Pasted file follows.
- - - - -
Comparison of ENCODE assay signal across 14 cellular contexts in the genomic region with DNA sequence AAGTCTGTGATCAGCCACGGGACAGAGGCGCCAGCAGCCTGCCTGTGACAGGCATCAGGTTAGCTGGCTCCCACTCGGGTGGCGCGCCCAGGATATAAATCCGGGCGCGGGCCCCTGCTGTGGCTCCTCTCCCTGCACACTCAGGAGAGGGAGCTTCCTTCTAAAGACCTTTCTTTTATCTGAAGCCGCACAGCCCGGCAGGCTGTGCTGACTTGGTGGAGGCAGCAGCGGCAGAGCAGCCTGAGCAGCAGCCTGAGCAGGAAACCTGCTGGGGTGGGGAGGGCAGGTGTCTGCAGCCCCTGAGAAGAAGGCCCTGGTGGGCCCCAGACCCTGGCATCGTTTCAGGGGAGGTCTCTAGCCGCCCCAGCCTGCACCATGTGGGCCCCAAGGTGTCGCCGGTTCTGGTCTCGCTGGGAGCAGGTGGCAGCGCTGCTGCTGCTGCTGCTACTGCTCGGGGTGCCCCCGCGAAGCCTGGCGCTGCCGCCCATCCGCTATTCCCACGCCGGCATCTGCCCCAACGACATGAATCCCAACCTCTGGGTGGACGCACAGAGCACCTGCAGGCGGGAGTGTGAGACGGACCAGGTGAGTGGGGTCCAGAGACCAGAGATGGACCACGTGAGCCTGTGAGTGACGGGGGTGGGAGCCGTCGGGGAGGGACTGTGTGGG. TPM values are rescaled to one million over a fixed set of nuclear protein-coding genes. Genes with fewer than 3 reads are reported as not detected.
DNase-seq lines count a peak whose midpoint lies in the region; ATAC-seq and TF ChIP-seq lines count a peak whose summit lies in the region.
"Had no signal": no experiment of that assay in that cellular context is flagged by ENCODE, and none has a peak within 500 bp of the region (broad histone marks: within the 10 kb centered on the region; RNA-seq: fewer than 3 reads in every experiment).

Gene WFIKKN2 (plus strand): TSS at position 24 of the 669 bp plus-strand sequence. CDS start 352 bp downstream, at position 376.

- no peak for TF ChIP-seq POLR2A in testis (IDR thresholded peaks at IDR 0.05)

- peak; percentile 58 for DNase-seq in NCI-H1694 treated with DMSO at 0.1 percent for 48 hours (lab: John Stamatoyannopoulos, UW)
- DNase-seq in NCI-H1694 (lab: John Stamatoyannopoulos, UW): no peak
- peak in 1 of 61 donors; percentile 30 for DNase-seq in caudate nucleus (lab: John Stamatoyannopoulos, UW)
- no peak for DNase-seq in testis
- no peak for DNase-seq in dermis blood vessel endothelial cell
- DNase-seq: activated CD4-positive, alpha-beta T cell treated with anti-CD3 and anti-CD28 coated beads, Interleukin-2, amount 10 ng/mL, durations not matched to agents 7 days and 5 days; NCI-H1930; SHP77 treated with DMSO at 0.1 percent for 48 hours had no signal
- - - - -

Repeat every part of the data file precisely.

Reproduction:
Comparison of ENCODE assay signal across 14 cellular contexts in the genomic region with DNA sequence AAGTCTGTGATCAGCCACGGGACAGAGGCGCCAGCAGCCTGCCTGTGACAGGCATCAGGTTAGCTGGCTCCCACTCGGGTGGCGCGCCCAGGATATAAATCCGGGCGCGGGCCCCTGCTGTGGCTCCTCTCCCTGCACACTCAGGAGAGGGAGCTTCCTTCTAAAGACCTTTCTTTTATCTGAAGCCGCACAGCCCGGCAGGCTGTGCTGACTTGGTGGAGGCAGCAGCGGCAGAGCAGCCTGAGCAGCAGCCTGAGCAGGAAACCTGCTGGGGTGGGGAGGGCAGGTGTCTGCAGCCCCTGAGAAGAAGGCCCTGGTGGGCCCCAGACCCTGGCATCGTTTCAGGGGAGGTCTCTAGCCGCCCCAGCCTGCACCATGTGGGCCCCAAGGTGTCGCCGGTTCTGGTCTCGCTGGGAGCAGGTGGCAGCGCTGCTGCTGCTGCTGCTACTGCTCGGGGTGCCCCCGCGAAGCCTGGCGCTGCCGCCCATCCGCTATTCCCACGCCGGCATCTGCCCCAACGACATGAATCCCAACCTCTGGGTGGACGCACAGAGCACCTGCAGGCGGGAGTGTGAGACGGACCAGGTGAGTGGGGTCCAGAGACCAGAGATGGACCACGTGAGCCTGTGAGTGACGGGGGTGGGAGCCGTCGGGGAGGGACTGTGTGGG. TPM values are rescaled to one million over a fixed set of nuclear protein-coding genes. Genes with fewer than 3 reads are reported as not detected.
DNase-seq lines count a peak whose midpoint lies in the region; ATAC-seq and TF ChIP-seq lines count a peak whose summit lies in the region.
"Had no signal": no experiment of that assay in that cellular context is flagged by ENCODE, and none has a peak within 500 bp of the region (broad histone marks: within the 10 kb centered on the region; RNA-seq: fewer than 3 reads in every experiment).

Gene WFIKKN2 (plus strand): TSS at position 24 of the 669 bp plus-strand sequence. CDS start 352 bp downstream, at position 376.

- no peak for TF ChIP-seq POLR2A in testis (IDR thresholded peaks at IDR 0.05)

- peak; percentile 58 for DNase-seq in NCI-H1694 treated with DMSO at 0.1 percent for 48 hours (lab: John Stamatoyannopoulos, UW)
- DNase-seq in NCI-H1694 (lab: John Stamatoyannopoulos, UW): no peak
- peak in 1 of 61 donors; percentile 30 for DNase-seq in caudate nucleus (lab: John Stamatoyannopoulos, UW)
- no peak for DNase-seq in testis
- no peak for DNase-seq in dermis blood vessel endothelial cell
- DNase-seq: activated CD4-positive, alpha-beta T cell treated with anti-CD3 and anti-CD28 coated beads, Interleukin-2, amount 10 ng/mL, durations not matched to agents 7 days and 5 days; NCI-H1930; SHP77 treated with DMSO at 0.1 percent for 48 hours had no signal